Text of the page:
The Drummond Report – from the Commission on the Reform of Ontario’s Public Services headed by economist Don Drummond – was released last week. It’s a sweeping, 529-page, brick-thick study of Ontario’s fiscal policies and structures, with 362 recommendations about how the province should run its public service. It reads like the findings of an inquest after a particularly gruesome series of industrial accidents. Perhaps it is.

If followed, those recommendations will have a huge impact on municipalities and taxpayers (Drummond says government spending must decrease 16.2% every year for every man, woman and child in this province). Adopting them is the only way, says the report’s author, to get the province out of its $16 billion deficit before we become North America’s Greece with a $30 billion deficit.

Drummond says we must accept all of his recommendations or face financial meltdown. All, not just some. We can’t pick from them like a smorgasbord, he says. But that’s just what Premier Dalton McGuinty has already done, with his recent announcements about what he won’t implement or cut.

I’m not sure if that’s McGuinty’s way of telling us he doesn’t have the backbone to implement unpopular recommendations, or he’s just dancing one last song with political popularity while the ship sinks, or that we should buckle up because the light at the end of the tunnel is an oncoming train called The Deficit. But maybe, he’s actually wiser than we normally give him credit for being.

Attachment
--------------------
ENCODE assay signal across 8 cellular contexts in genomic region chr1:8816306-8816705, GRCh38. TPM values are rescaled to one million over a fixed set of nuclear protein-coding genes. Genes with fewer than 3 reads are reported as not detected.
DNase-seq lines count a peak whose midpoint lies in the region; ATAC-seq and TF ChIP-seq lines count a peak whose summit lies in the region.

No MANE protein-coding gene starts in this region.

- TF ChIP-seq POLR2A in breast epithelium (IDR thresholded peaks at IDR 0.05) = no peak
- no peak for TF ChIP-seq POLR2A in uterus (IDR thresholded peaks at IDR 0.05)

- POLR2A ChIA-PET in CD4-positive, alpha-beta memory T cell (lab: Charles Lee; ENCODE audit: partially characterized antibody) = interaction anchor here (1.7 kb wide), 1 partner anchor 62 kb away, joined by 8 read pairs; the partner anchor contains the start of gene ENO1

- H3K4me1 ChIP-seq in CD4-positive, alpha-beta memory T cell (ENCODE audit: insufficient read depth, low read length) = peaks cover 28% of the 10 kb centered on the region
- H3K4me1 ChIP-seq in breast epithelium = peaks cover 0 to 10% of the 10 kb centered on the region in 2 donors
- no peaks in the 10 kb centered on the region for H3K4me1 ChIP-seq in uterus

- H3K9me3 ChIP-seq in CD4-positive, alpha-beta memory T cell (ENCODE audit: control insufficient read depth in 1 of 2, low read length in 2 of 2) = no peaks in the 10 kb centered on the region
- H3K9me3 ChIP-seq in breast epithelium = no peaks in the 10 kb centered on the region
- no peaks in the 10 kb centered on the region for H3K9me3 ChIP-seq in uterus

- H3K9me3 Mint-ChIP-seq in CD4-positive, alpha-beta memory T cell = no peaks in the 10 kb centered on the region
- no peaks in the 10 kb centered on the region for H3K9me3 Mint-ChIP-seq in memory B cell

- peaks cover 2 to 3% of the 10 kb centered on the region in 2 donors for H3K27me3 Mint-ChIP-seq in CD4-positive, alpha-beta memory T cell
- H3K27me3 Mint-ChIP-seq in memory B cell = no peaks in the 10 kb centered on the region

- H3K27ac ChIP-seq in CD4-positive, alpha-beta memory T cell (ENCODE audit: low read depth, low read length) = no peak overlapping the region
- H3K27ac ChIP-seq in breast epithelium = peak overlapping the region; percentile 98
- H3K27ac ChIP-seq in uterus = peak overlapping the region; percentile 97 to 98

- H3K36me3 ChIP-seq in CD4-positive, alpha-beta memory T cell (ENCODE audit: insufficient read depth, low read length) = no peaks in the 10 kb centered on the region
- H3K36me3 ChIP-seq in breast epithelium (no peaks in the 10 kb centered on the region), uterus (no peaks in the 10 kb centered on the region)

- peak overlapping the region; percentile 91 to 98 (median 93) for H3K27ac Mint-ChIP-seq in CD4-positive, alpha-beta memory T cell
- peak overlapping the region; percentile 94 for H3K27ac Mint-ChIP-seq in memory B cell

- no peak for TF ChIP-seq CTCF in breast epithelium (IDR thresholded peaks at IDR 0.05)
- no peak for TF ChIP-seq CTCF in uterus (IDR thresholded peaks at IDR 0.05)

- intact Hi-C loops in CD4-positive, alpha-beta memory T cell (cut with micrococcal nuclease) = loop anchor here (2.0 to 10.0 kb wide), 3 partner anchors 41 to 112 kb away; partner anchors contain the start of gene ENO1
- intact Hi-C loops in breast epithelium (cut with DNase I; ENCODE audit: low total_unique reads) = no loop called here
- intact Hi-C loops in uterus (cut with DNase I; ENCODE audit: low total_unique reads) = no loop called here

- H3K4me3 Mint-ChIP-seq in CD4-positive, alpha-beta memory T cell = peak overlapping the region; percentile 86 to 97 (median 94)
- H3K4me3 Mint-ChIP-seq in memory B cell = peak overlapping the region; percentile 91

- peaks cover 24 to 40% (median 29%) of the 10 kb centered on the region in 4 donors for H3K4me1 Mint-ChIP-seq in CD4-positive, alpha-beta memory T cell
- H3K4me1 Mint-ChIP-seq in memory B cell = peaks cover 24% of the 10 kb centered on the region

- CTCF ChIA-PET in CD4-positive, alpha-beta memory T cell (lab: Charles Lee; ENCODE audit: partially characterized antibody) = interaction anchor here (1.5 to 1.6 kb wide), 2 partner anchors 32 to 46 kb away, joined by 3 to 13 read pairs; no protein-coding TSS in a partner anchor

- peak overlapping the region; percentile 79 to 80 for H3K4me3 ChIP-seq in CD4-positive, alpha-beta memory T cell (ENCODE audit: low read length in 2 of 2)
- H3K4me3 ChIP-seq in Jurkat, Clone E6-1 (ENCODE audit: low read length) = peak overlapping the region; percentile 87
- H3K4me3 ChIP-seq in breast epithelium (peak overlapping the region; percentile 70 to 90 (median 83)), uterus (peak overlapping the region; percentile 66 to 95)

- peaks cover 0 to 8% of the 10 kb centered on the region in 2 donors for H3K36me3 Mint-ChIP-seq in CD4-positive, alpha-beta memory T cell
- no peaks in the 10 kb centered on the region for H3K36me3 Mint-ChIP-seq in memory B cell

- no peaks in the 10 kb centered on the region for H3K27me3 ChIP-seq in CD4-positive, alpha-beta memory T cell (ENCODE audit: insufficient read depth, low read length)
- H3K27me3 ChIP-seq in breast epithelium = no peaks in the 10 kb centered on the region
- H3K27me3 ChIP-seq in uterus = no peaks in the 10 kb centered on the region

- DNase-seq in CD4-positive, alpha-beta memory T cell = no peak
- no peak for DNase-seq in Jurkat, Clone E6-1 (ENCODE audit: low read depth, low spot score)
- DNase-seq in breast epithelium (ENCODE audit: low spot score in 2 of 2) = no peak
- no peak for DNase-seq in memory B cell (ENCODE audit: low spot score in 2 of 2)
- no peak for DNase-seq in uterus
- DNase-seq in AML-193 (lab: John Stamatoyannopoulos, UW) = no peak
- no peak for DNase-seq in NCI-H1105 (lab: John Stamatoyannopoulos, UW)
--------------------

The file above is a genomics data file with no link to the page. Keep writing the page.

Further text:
In a few short weeks, the report has spawned a small, but intense industry of commentators who have weighed in on the pros and cons of Drummond’s recommendations. Rex Murphy, for example, penned this scathing comment in the National Post:

With the exception of the writings of the prophets Jeremiah and Isaiah at their bleakest, flavoured with a touch of H.P. Lovecraft on the days when that lightless mind was wrestling with a migraine, the recent meditations of Don Drummond on Ontario’s fiscal situation set the standard for prose that vibrates with gloom and foreboding.

To be fair, the chances of any National Post writer making even the most remotely backhanded compliment about anything even vaguely Liberal is akin to my chances of winning the lottery, so we have to take his comments in the conservative spirit in which they were written: a self-righteous, anti-Liberal, “I told you so.”

And as expected, the Toronto Star weighed in against it, albeit from another side. Thomas Walkom wrote:

That the rich will fare best under Drummond is true by definition.